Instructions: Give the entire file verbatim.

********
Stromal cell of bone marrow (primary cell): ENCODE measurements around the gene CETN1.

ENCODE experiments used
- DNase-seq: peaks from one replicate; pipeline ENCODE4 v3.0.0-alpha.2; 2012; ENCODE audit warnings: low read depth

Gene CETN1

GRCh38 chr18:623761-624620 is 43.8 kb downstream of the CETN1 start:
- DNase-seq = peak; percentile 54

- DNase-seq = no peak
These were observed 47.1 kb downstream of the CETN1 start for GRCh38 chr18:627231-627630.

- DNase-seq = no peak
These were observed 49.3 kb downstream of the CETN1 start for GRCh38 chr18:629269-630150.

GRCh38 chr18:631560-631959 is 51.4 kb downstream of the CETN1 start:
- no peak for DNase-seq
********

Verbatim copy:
Stromal cell of bone marrow (primary cell): ENCODE measurements around the gene CETN1.

ENCODE experiments used
- DNase-seq: peaks from one replicate; pipeline ENCODE4 v3.0.0-alpha.2; 2012; ENCODE audit warnings: low read depth

Gene CETN1

GRCh38 chr18:623761-624620 is 43.8 kb downstream of the CETN1 start:
- DNase-seq = peak; percentile 54

- DNase-seq = no peak
These were observed 47.1 kb downstream of the CETN1 start for GRCh38 chr18:627231-627630.

- DNase-seq = no peak
These were observed 49.3 kb downstream of the CETN1 start for GRCh38 chr18:629269-630150.

GRCh38 chr18:631560-631959 is 51.4 kb downstream of the CETN1 start:
- no peak for DNase-seq